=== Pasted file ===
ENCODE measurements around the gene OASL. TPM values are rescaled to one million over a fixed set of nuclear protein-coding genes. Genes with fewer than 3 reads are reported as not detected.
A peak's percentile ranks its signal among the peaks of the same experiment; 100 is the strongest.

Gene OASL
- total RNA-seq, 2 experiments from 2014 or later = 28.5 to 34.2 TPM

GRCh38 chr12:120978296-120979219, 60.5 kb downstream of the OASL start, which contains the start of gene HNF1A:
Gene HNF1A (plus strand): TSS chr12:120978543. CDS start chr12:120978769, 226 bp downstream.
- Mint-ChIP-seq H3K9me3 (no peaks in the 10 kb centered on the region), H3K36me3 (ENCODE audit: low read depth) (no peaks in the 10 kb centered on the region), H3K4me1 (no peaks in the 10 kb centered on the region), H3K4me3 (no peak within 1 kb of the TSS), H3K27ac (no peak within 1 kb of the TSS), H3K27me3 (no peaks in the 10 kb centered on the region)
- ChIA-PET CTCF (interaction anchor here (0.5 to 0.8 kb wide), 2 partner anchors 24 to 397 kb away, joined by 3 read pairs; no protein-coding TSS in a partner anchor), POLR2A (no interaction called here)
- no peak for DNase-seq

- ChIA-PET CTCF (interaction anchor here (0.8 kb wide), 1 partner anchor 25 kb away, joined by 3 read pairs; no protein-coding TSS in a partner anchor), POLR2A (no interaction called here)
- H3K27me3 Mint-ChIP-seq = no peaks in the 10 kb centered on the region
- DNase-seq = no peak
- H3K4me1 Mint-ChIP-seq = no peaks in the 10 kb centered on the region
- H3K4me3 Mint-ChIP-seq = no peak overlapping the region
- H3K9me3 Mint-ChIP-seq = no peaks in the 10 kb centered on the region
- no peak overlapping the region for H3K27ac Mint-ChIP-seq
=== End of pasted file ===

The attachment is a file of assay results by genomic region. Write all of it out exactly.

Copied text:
ENCODE measurements around the gene OASL. TPM values are rescaled to one million over a fixed set of nuclear protein-coding genes. Genes with fewer than 3 reads are reported as not detected.
A peak's percentile ranks its signal among the peaks of the same experiment; 100 is the strongest.

Gene OASL
- total RNA-seq, 2 experiments from 2014 or later = 28.5 to 34.2 TPM

GRCh38 chr12:120978296-120979219, 60.5 kb downstream of the OASL start, which contains the start of gene HNF1A:
Gene HNF1A (plus strand): TSS chr12:120978543. CDS start chr12:120978769, 226 bp downstream.
- Mint-ChIP-seq H3K9me3 (no peaks in the 10 kb centered on the region), H3K36me3 (ENCODE audit: low read depth) (no peaks in the 10 kb centered on the region), H3K4me1 (no peaks in the 10 kb centered on the region), H3K4me3 (no peak within 1 kb of the TSS), H3K27ac (no peak within 1 kb of the TSS), H3K27me3 (no peaks in the 10 kb centered on the region)
- ChIA-PET CTCF (interaction anchor here (0.5 to 0.8 kb wide), 2 partner anchors 24 to 397 kb away, joined by 3 read pairs; no protein-coding TSS in a partner anchor), POLR2A (no interaction called here)
- no peak for DNase-seq

- ChIA-PET CTCF (interaction anchor here (0.8 kb wide), 1 partner anchor 25 kb away, joined by 3 read pairs; no protein-coding TSS in a partner anchor), POLR2A (no interaction called here)
- H3K27me3 Mint-ChIP-seq = no peaks in the 10 kb centered on the region
- DNase-seq = no peak
- H3K4me1 Mint-ChIP-seq = no peaks in the 10 kb centered on the region
- H3K4me3 Mint-ChIP-seq = no peak overlapping the region
- H3K9me3 Mint-ChIP-seq = no peaks in the 10 kb centered on the region
- no peak overlapping the region for H3K27ac Mint-ChIP-seq